“Many have already done their best to slash their budget and shave off as many expenses as possible. Any future interest rate hikes could force them to pile on more debt to keep up with their bills. Unfortunately, the cost of servicing that debt is also ballooning, which makes it far more difficult to pay off that debt,” explains Reynolds. “Individuals in that position should seek professional debt help from a Licensed Insolvency Trustee before the debt snowballs further.”

While Licensed Insolvency Trustees can administer debt-relief options including Consumer Proposals and Bankruptcy, they’re also qualified to provide valuable personalized debt advice to individuals who are struggling to budget for their bills and debt repayment obligations. Licensed Insolvency Trustees can also help individuals reduce their debts through an informal debt settlement, a voluntary arrangement negotiated between an individual and their creditors, which will help put them in a better financial position as the cost of borrowing continues to rise.

Reynolds adds that many can think about making small budget changes to give themselves some breathing room.

“Monthly subscriptions can be sneaky and really add up. Sometimes people don’t notice those smaller expenses on their credit card, which might include TV streaming, apps, music, and cloud services,” says Reynolds. “The key is to always look over your bills each month with a critical eye to those recurring monthly expenditures and cut down on costs where possible. Cancel subscriptions you rarely or no longer use and check to see if you have any overlapping services that you can cut down on. Set reminders to cancel any trial offers before you’re charged or the pricing is set to increase.”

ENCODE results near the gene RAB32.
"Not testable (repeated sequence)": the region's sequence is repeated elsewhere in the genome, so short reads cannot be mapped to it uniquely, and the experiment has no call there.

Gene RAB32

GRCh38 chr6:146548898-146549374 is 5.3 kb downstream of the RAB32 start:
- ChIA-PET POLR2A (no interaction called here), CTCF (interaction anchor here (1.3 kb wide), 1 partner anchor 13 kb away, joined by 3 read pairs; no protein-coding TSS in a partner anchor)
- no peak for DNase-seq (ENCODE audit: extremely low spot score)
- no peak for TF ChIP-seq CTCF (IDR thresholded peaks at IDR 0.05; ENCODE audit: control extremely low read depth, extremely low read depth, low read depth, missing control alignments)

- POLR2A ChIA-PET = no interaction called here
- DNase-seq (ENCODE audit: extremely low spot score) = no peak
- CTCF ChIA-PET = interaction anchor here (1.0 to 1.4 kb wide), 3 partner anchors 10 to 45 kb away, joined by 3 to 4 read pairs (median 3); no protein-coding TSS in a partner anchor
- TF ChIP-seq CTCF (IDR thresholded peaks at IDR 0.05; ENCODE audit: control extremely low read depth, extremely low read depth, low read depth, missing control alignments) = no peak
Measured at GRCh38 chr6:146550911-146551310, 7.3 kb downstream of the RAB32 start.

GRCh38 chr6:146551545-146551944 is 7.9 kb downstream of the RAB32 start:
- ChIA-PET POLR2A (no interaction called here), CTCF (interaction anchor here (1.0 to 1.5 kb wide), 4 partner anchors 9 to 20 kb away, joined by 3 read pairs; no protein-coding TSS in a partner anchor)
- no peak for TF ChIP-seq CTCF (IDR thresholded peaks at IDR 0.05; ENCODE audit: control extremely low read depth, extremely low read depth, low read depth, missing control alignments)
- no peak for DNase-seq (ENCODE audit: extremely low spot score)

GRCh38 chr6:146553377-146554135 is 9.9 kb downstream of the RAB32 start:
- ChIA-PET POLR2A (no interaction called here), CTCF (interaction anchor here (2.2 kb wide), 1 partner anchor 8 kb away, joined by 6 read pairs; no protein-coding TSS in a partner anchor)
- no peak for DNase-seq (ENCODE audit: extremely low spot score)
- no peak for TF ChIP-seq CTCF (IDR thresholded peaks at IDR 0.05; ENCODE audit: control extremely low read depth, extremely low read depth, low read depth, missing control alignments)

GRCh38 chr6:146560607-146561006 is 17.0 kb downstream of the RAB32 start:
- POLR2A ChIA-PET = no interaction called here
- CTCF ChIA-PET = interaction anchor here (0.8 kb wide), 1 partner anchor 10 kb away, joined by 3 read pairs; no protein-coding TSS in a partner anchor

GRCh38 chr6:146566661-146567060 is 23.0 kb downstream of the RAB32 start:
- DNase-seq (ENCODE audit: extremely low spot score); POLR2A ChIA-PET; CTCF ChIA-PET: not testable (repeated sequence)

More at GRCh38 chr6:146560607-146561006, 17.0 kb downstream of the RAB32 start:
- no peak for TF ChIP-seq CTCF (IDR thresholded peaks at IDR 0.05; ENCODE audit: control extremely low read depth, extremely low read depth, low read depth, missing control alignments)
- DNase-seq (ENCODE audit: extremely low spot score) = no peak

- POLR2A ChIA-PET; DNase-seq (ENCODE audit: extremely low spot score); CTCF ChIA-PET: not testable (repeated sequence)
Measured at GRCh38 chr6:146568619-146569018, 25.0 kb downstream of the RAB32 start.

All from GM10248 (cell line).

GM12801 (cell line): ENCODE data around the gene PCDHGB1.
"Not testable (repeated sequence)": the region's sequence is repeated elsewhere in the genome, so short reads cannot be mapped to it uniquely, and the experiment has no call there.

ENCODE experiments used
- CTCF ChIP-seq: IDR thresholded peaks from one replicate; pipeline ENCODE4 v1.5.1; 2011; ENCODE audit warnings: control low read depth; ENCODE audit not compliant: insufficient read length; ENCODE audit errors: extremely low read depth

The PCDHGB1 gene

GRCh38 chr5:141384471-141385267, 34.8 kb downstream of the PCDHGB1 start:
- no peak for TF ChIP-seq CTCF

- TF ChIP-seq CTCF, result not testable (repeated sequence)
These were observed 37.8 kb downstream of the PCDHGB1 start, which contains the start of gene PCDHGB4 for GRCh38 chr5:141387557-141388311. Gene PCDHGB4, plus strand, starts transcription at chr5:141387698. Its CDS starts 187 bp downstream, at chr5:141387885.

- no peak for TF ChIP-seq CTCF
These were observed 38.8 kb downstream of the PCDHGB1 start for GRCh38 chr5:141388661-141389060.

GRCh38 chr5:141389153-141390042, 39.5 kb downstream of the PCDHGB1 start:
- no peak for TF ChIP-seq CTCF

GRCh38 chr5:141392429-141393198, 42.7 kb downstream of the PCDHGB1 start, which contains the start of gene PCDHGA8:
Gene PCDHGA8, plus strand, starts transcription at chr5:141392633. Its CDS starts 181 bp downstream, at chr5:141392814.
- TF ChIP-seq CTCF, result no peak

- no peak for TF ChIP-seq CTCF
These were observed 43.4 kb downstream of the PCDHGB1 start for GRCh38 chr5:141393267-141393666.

Almost half of Manitoba and Saskatchewan residents (47%, -8pts) say they will be in financial trouble if interest rates go up much more. Nearly four in 10 (37%,-1pt) say rising rates could drive them closer to Bankruptcy.

About MNP LTD

MNP LTD, a division of the national accounting firm MNP LLP, is the largest insolvency practice in Canada. For more than 50 years, our experienced team of Licensed Insolvency Trustees and advisors has been working with individuals to help them recover from times of financial distress and regain control of their finances. With more than 240 offices from coast to coast, MNP helps thousands of Canadians each year who are struggling with an overwhelming amount of debt. Visit MNPdebt.ca to contact a Licensed Insolvency Trustee or use our free Do it Yourself (DIY) debt assessment tools. For regular, bite-sized insights about debt and personal finances, subscribe to the MNP 3-Minute Debt Break Podcast.

About the Survey

The data was compiled by Ipsos on behalf of MNP LTD between September 6 and September 13, 2022. For this survey, a sample of 2,000 Canadians aged 18 years and over was interviewed. Weighting was then employed to balance demographics to ensure that the sample's composition reflects that of the adult population according to Census data and to provide results intended to approximate the sample universe. The precision of Ipsos online polls is measured using a credibility interval. In this case, the poll is accurate to within ±2.5 percentage points, 19 times out of 20, had all Canadian adults been polled. The credibility interval will be wider among subsets of the population. All sample surveys and polls may be subject to other sources of error, including, but not limited to, coverage error and measurement error.

National data is available upon request.